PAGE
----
Long-haired cats have beautiful coats, but they require a bit more maintenance and care than short and medium-haired cats. If you've noticed that your long-haired cat occasionally develops clumps in its fur, you should be aware that this could cause serious health problems if left alone. Read on to learn how simple fur clumps can be a serious threat to a long-haired cat's life.

How Clumps Form

Clumps are more common in long-haired cats fur simply because there's longer fur to work with. However, the clumps are actually created due to an excess of skin oils building up in the fur. This makes the fur stick to itself, creating a clump if it isn't untangled early on.

What Risks They Pose

Fur clumps aren't pretty to look at, but they're also dangerous for your cat. Consuming any fur at all can potentially cause gastrointestinal blockages for cats, but clumps make matters worse.

In order for a gastrointestinal blockage to occur, your cat needs to consume enough fur for it to form a mass in its stomach or intestines. This mass prevents food and waste from moving through the intestinal tract, which can quickly lead to major health problems. However, fur clumps take this one step further, as they're already a solid mass when your cat consumes them.

To make matters worse, cats will often yank out their own fur clumps while grooming themselves. As a result, if your cat has fur clumps and they aren't taken care of, there's a very strong likelihood that they have already consumed some of the clumps. There isn't a guarantee that these clumps will lead to a gastrointestinal blockage, but the danger significantly increases if your cat has ingested clumps of fur.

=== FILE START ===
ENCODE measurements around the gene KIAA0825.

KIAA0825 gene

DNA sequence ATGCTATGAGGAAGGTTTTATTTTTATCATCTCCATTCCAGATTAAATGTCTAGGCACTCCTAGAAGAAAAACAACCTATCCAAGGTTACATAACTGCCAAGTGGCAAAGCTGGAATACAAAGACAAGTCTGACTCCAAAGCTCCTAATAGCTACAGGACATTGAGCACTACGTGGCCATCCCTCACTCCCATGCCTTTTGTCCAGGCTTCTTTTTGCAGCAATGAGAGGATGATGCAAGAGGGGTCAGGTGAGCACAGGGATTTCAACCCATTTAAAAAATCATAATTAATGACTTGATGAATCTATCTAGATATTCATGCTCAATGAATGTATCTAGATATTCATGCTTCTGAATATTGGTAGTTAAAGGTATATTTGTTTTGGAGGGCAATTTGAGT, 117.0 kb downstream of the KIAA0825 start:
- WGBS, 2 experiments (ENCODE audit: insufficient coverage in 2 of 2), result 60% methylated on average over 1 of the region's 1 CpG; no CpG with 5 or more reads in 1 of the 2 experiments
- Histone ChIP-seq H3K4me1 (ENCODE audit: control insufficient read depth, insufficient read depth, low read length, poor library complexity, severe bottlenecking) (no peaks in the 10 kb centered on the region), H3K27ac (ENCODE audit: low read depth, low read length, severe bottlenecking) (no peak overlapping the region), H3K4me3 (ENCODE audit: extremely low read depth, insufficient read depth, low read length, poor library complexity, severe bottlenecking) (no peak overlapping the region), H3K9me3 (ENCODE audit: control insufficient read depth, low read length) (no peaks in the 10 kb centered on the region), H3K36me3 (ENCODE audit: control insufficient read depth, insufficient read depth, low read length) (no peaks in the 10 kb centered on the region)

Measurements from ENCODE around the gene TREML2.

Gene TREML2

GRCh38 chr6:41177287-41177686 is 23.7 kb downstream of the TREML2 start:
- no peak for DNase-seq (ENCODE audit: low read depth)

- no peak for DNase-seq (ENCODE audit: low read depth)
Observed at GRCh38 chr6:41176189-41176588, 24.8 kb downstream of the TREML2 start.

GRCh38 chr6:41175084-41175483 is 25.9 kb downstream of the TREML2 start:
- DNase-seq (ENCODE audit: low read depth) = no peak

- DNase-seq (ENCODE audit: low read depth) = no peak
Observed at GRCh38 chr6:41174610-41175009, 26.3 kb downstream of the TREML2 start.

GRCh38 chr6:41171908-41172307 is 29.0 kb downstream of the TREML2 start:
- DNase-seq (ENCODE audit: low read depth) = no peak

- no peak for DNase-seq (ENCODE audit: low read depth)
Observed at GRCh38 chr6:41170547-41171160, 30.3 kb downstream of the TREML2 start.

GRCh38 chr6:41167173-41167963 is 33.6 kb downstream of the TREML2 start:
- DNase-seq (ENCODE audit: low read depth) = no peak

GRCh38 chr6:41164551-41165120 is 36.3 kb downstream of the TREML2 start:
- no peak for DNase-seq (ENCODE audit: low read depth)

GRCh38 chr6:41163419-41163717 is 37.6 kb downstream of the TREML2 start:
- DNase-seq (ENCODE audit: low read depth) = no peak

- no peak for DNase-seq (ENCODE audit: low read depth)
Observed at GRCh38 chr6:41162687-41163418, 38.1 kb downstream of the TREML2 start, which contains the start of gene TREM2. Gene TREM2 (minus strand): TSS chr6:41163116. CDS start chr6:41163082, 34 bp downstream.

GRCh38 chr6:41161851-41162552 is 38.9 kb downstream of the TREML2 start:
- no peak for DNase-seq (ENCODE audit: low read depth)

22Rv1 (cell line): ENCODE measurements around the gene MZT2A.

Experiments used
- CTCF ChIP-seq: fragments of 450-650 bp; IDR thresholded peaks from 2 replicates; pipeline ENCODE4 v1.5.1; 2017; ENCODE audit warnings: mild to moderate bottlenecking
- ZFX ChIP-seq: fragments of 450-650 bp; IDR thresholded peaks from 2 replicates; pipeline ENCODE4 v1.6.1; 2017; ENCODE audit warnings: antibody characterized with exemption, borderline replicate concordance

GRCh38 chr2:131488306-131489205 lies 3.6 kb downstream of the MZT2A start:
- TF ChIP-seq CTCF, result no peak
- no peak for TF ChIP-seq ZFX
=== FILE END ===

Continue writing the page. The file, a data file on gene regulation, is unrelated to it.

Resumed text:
What To Do About It

If you suspect that your cat has already consumed fur clumps, the best thing you can do is to immediately begin giving your cats anti-hairball treats. Hairball treats are generally laced with petroleum jelly which help the fur to pass through the intestinal tract without creating a blockage. Of course, if your cat is showing signs of intestinal blockages like an unwillingness to eat or an inability to defecate, you should get to a veterinarian immediately.

In addition, your cat will need some assistance with its fur to prevent this problem from happening again. You can begin by regularly grooming your cat yourself and removing any fur clumps that you find, or you can seek assistance from a professional pet groomer. The choice is yours, but the point is to make sure that your cat never consumes a clump of fur again.

Caring for a long-haired cat is a bit more involved than if you had a cat with shorter fur, but they're worth it. If you have concerns about your cat's fur consumption, talk to a veterinarian for assistance, such as at Loving Care Animal Hospital.